Whole genome assembly and functional significance of nonsynonymous genetic variants of mycobacterium tuberculosis Uganda genotype isolated from Kampala, Uganda.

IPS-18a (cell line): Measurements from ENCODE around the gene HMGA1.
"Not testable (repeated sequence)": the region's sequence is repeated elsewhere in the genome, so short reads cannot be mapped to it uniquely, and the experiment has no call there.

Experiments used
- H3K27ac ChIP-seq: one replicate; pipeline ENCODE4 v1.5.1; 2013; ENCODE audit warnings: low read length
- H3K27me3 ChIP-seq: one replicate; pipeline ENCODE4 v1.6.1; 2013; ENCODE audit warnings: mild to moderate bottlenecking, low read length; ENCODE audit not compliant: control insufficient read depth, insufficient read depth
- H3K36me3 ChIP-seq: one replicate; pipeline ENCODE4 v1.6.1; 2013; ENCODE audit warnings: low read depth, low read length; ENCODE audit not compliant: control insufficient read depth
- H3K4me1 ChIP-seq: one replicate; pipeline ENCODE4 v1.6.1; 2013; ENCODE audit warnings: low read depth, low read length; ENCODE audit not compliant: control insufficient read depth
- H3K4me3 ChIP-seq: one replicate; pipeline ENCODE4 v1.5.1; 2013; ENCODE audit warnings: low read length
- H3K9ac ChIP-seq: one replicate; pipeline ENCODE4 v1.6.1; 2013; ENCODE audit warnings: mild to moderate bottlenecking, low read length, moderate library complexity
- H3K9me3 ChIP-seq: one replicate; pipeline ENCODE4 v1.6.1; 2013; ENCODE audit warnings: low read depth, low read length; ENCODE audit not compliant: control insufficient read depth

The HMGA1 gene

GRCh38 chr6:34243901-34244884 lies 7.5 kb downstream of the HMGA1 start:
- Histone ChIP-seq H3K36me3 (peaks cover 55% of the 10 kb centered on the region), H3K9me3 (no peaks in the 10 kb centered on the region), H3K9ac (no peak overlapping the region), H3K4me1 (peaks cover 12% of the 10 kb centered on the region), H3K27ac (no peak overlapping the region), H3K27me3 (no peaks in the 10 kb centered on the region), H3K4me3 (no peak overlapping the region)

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Background: Mycobacterium tuberculosis complex (MTC) was initially regarded as a highly homogeneous population; however, recent data suggest the causative agents of tuberculosis are more genetically and functionally diverse than previously appreciated. This genetic diversity maybe responsible for phenotypic differences in drug susceptibility, pathogenicity, host tropism, transmissibility, immune response and geographical distribution of the strains. In light of this, the MTC are classified into seven lineages globally distributed with some lineages being more predominant than others in certain geographical regions. Particularly for Uganda, M. tuberculosis Uganda genotype has been reported to be the most predominant strain comprising of M. tuberculosis Uganda I and Uganda II subfamilies with the latter being more prevalent. However little is known about its actual genetic diversity which may have implications for diagnostics and vaccines. Materials and Methods: This was a cross sectional study where bacterial genomic DNA was extracted and library preparation for Illumina sequencing done using the Nextera XT DNA Library Preparation Kit. FastQ files were quality controlled using FastQC and Kvaq used to screen for M. tuberculosis Uganda genotype using the gyrA T80A SNP and consequently using customized bash scripts, we further differentiated the two sub families based on presence of the H37Rv chromosomal position '874787' SNP “'G>A" for UG-I and „Rv1332' 'G>C" for UG-II. Genome assembly was done using Unicycler (SPAdes-optimiser) and consequently functional annotation using BASys. The fastQ reads were further aligned to the indexed reference in order to facilitate the process of variant calling. In addition, the top statistically significant non-synonymous variants were analyzed further using SIFT for potential functional consequences Results: Functional annotation of the draft genome revealed a total of 4,583 genes and a sequence length of 4,262,180 base pairs for M. tuberculosis Uganda genotype I while M. tuberculosis Uganda genotype II was reported to have a total of 4701 genes and a sequence length of 4,353,558 base pairs. Most notably variant analysis revealed a novel nonsynonymous mutation in the eccD1 gene of M. tuberculosis Uganda genotype I that was deleterious and a novel nonsynonymous SNP in the adenylate cyclase gene that was predicted to be tolerated by SIFT. Conclusions: The novel nonsynonymous SNP in the adenylate cyclase gene was found to be exclusive to 97% of all Uganda II genotype strains. This may therefore offer a potential genotyping genetic marker for Uganda genotype II.